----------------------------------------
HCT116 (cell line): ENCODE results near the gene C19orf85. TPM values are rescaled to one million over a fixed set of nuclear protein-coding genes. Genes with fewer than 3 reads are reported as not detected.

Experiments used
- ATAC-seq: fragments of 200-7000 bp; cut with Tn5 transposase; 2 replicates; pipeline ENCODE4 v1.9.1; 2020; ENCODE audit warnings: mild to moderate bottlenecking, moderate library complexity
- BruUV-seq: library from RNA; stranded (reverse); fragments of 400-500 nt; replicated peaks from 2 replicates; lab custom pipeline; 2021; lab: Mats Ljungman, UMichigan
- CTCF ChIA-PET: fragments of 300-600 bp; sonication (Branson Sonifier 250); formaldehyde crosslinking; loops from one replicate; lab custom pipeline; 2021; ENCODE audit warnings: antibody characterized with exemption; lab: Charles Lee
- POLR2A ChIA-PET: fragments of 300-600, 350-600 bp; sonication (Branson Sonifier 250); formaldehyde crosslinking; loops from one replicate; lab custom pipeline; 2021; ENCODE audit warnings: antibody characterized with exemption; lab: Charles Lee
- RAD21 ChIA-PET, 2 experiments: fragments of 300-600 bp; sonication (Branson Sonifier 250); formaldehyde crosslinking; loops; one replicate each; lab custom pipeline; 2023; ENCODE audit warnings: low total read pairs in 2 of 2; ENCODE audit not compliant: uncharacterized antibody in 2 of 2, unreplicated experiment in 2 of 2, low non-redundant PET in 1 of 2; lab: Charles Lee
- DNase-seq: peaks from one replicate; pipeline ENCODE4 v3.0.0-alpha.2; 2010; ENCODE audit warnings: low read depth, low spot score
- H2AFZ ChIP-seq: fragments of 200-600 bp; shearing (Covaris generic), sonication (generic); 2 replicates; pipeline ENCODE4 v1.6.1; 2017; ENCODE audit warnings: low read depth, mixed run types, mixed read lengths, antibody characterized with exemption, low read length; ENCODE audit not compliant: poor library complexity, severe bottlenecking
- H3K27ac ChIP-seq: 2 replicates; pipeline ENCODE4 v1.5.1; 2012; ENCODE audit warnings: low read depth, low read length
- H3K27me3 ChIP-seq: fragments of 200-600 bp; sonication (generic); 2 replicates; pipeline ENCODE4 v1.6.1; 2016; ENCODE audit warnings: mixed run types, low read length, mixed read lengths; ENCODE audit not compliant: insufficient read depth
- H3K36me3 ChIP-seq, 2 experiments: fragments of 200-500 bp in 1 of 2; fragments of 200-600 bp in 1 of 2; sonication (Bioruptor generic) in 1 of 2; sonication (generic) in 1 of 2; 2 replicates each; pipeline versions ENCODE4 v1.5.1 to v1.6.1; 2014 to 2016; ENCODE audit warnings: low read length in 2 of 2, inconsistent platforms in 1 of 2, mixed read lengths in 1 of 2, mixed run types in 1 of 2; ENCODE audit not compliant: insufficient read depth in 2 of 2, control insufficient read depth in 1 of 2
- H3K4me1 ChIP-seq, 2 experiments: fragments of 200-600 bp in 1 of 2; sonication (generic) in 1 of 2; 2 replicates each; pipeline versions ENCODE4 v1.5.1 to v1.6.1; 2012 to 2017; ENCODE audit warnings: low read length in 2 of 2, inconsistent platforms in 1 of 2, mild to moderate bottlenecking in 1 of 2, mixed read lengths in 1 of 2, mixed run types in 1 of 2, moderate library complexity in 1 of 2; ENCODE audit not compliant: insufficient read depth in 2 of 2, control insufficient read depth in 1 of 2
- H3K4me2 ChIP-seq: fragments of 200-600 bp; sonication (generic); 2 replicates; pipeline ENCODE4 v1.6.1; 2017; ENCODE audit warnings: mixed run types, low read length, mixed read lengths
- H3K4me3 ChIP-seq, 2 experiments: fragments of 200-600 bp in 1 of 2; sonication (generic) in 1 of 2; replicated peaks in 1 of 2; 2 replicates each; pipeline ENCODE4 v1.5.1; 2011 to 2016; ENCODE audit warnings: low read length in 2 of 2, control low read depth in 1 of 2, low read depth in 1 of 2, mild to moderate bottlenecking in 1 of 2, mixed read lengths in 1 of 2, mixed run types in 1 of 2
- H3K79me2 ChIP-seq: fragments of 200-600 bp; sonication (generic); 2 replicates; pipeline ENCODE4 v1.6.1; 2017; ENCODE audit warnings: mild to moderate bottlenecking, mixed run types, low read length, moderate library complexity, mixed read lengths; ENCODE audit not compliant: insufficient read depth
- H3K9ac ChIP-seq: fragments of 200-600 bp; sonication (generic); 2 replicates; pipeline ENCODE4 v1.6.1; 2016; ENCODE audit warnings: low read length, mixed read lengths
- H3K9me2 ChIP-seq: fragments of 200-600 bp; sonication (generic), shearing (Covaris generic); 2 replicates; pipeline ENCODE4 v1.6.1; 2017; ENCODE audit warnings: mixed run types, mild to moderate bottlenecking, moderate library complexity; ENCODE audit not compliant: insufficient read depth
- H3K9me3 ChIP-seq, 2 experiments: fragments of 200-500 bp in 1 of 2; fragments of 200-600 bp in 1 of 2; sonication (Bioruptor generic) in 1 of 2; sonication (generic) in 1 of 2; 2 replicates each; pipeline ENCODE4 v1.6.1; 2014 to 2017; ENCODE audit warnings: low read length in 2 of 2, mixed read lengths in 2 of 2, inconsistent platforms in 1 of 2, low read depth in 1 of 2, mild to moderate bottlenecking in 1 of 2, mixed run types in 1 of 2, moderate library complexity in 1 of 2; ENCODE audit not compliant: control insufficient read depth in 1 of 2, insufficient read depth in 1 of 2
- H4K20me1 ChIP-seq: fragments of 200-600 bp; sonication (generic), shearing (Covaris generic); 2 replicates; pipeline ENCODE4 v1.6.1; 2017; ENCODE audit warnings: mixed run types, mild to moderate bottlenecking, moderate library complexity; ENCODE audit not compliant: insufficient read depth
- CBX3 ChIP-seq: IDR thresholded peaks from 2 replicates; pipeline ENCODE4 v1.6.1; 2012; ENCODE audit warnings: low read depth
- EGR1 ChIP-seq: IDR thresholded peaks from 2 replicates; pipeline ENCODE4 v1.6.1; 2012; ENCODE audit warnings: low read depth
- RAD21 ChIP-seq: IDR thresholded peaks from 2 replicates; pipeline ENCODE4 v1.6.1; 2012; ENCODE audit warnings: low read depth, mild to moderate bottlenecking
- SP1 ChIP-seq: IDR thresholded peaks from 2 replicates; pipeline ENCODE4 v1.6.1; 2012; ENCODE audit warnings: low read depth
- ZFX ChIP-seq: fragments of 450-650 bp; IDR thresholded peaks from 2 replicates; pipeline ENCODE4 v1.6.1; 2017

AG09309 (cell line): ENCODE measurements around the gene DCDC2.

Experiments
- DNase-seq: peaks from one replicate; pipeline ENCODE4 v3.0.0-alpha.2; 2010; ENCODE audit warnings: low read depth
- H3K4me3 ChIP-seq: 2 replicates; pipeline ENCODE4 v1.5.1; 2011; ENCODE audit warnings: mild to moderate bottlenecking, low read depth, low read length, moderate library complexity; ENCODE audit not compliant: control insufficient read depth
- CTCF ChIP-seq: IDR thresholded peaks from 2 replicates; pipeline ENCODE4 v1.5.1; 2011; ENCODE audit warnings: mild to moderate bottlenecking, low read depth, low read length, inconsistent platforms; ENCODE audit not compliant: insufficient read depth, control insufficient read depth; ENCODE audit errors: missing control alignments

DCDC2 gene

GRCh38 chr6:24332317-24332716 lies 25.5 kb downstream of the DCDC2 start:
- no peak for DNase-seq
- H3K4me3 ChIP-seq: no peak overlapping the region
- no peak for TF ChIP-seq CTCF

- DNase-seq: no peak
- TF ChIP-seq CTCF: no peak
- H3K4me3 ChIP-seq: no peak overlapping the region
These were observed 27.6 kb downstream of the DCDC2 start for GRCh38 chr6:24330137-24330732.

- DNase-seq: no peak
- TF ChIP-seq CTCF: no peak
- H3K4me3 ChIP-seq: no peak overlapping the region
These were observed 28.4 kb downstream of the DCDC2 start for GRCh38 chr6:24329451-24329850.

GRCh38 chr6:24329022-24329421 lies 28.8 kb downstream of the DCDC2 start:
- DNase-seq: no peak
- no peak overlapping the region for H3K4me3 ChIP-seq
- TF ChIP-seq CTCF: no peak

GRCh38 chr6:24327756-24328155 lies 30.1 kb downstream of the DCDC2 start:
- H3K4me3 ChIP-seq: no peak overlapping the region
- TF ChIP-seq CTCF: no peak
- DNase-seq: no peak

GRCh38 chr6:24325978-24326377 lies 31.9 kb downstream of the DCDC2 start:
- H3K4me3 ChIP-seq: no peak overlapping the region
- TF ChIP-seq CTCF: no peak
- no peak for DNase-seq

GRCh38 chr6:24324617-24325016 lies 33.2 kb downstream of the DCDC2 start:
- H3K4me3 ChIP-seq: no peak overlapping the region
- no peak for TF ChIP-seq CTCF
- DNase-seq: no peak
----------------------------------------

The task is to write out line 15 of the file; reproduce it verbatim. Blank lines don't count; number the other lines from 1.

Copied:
- H3K4me3 ChIP-seq, 2 experiments: fragments of 200-600 bp in 1 of 2; sonication (generic) in 1 of 2; replicated peaks in 1 of 2; 2 replicates each; pipeline ENCODE4 v1.5.1; 2011 to 2016; ENCODE audit warnings: low read length in 2 of 2, control low read depth in 1 of 2, low read depth in 1 of 2, mild to moderate bottlenecking in 1 of 2, mixed read lengths in 1 of 2, mixed run types in 1 of 2